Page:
Laird builds momentum has two shot lead at Bay Hill

By Doug FergusonMarch 27, 2011, 2:01 am
Arnold Palmer InvitationalORLANDO, Fla. – Martin Laird already had lost a four-shot lead Saturday at Bay Hill, and as his 6-iron on the par-3 17th began to fade weakly toward the pond, he wondered if a two-shot lead would disappear even quicker.

He was happy to see it land in the bunker, some 80 feet from the flag. Then came a long blast from the sand to 6 feet, and a par save that felt like a birdie. It was like that all day at the Arnold Palmer Invitational, only one thing didn’t change.

Laird never surrendered the lead.

The 28-year-old Scot made it through an up-and-down day with a 2-under 70 and had a two-shot lead over Spencer Levin.

“That was a big one,” Laird said of his par save on the 17th, one hole after a two-shot swing gave him a cushion. “I was lucky. I wasn’t sure if it was going to make it over the water, to be honest, when it was in the air. And I was lucky to make it over, and then that was a big up-and-down.”

Now comes the hard part.

Laird was at 11-under 205. This is the third time in his last 12 stroke-play events on the PGA Tour that he has been atop the leaderboard going into the final round, and the last two ended with someone else celebrating. At The Barclays, it was Matt Kuchar hitting a 7-iron to 30 inches to beat him in a playoff. In Las Vegas, it was Jonathan Byrd making a hole-in-one to win a three-man playoff.

Levin, who had to scramble for bogey on the easy 16th to fall two shots behind, put his troubles behind him quickly and finished off a 71 to get into the final group.

That’s not to say it will be a two-man race.

With wind in the forecast, six players are separated by five shots. That includes two players who appear to be getting closer to their first PGA Tour win, Steve Marino and Rickie Fowler.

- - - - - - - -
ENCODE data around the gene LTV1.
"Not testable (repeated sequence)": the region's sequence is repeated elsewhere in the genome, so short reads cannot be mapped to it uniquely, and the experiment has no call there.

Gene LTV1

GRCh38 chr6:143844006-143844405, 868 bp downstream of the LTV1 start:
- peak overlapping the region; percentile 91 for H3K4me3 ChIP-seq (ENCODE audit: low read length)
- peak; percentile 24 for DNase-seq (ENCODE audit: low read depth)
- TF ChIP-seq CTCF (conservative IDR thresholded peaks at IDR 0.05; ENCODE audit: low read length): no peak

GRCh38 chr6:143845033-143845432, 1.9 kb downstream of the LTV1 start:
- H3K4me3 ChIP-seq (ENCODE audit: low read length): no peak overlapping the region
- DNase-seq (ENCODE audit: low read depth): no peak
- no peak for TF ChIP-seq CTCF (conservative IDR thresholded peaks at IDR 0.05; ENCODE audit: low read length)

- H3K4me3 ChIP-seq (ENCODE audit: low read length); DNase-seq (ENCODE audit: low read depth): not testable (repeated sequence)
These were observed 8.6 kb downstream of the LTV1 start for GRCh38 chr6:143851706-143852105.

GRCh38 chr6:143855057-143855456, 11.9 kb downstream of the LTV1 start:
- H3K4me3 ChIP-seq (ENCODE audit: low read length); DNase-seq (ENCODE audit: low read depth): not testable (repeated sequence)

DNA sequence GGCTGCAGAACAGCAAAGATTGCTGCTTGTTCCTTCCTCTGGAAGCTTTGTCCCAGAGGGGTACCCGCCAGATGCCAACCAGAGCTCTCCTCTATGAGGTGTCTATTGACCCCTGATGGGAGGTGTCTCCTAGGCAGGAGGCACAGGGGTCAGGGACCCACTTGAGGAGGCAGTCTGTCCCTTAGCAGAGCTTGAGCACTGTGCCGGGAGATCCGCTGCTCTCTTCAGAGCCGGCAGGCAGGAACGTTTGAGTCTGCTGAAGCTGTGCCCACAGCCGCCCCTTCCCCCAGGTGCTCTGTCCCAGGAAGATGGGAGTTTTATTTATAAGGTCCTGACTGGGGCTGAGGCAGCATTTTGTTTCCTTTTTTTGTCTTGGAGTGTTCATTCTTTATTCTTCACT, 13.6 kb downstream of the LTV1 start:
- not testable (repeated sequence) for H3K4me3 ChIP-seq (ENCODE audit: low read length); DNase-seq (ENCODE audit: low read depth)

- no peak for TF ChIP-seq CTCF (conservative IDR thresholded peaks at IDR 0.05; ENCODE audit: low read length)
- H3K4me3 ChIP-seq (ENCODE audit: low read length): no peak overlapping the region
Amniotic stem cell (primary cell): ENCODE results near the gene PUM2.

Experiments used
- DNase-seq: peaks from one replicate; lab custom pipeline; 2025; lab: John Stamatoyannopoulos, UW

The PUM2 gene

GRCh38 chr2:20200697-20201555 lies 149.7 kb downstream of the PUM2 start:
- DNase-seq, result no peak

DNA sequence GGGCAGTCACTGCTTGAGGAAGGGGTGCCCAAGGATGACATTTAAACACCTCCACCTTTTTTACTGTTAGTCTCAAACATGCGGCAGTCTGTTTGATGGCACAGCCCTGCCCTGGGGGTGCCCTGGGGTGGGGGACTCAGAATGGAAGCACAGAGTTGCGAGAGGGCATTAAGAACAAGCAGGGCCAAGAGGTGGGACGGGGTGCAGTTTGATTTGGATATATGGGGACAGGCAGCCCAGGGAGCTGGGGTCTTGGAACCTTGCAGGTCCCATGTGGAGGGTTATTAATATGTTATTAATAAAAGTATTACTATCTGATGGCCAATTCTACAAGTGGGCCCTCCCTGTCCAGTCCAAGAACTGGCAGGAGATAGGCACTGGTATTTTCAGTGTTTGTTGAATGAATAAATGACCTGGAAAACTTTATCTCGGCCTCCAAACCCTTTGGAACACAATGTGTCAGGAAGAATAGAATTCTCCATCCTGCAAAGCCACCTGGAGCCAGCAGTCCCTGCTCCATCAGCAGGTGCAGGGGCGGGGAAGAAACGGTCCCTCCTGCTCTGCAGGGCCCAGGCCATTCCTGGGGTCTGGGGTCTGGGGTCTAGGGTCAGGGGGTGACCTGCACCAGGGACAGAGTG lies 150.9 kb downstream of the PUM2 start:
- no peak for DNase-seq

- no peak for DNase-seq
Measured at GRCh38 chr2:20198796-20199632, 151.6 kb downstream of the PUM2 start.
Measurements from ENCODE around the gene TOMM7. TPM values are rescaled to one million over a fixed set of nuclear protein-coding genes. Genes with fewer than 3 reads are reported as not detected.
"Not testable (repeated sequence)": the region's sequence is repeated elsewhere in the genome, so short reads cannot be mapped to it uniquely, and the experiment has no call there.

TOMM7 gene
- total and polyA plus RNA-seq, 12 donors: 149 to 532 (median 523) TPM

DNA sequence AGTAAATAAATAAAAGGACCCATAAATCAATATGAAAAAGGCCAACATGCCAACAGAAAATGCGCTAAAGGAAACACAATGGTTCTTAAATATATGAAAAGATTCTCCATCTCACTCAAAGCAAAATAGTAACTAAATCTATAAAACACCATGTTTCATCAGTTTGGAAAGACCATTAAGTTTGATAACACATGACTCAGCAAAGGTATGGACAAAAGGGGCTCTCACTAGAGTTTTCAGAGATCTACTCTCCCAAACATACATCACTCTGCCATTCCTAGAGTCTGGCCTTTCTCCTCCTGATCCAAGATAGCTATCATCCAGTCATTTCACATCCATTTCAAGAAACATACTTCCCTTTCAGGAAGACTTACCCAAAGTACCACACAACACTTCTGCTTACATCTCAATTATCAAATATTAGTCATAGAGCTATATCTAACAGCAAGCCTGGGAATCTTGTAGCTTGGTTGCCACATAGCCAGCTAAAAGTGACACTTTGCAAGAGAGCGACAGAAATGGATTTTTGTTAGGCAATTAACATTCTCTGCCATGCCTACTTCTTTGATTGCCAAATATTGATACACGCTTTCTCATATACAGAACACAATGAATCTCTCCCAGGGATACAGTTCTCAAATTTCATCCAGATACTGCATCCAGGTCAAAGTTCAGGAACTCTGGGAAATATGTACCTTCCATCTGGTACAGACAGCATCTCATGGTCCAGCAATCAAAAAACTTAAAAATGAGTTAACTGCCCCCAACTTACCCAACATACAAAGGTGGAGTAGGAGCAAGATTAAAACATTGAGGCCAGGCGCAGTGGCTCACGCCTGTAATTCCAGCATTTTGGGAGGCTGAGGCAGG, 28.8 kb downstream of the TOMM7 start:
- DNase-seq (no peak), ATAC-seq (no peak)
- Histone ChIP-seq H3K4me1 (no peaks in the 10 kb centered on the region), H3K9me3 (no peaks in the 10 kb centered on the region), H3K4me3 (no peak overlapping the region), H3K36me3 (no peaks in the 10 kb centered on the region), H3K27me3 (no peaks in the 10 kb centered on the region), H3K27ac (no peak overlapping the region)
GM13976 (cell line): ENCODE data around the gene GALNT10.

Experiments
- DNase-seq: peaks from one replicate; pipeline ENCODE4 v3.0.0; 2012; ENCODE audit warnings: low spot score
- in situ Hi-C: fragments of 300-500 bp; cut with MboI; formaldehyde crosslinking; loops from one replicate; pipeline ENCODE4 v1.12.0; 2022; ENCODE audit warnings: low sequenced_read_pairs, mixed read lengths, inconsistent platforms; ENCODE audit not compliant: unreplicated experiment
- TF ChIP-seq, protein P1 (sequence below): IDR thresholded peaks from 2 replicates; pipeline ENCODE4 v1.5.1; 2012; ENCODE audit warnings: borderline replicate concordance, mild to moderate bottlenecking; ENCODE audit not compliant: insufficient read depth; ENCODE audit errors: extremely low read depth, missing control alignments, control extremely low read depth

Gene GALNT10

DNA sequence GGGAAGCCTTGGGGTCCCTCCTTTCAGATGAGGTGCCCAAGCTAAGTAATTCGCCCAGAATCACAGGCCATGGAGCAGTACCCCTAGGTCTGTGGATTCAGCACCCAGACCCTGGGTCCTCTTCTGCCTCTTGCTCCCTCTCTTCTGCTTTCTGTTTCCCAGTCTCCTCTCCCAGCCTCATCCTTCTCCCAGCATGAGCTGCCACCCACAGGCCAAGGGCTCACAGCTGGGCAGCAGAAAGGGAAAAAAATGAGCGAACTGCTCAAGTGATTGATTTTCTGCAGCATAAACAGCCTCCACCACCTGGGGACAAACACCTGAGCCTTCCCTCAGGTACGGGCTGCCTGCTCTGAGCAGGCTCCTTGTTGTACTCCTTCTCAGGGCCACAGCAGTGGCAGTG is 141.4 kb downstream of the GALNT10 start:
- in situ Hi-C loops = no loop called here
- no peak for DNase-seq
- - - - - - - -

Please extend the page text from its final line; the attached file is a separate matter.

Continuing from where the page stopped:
It does not include Tiger Woods.

The six-time Bay Hill winner had another Saturday swoon, trading an eagle and birdies with bogeys and a double bogey that sent him to a 2-over 74 and left him 10 shots out of the lead.

“Hopefully, the wind blows tomorrow and I can post a good one,” Woods said. “And I can get a little momentum going into Augusta.”

Others are simply trying to get there, starting with Levin. Nothing short of a victory would send him to the Masters.

“That’s in the back of my mind, for sure,” Levin said. “That’s a nice thing to be thinking about – hopefully, try not to think about it, though. You have to think about what you’re doing here.”

Laird ran off three straight birdies early in the round to build a four-shot lead. Four holes later, Levin pulled within one shot and they were tied for the lead with three holes to play.

That’s when it turned in the Scot’s favor.

Laird got up-and-down for birdie from just right of the green on the 16th, while Levin was in trouble from the start. He drove into the trees, chipped out into a bunker and then pulled his third shot into the water. He had to make a 6-foot putt to escape with bogey on the easiest hole at Bay Hill.

“I know tomorrow I have to concentrate hard … and hopefully I’ll wind up on top,” Laird said.

He went to Augusta National to practice a few weeks ago and looks forward to the Masters. But that can wait. The winner at Bay Hill gets a trophy, a big paycheck and an audience with the King, tournament host Arnold Palmer.

“This is a pretty good tournament to win, too,” he said.

But there is much work ahead of him, especially if the gusts return to a course that already is demanding.

Bubba Watson, a winner already this year at Torrey Pines, holed a 40-foot birdie putt on the 18th to finish off a 68. He was at 7-under 209, four shots behind. Also at 209 was Marino, who already has had two good chances at his first PGA Tour win this year.

Fowler, dressed in hot pink that elicited cries of “Pretty Rickie” from a large, sun-baked gallery, overcame a double bogey on the sixth when he drove into the water and shot 70 to stay in the game at 6-under 210, along with David Toms (69).

Woods started poorly, going from the left rough to the bunker and missing a 7-foot par putt on the opening hole. He had one stretch that went birdie-bogey-eagle, and with the leaders getting away from him, went after the flag on the 13th and hit along the rocks. He wound up missing a 5-footer to take double bogey, then hit a fat shot from the bunker into the water on the 16th to make bogey.

He has yet to break 70 in the third round this year.

“I made a few mistakes out there,” Woods said. “There was a point in the round I had to get more aggressive on 13 and paid the price for it. I figured I needed to shoot 3 or 4 under, and it backfired on me a little bit.”

He will complete a full year on tour without a victory. Sunday is his last round before the Masters.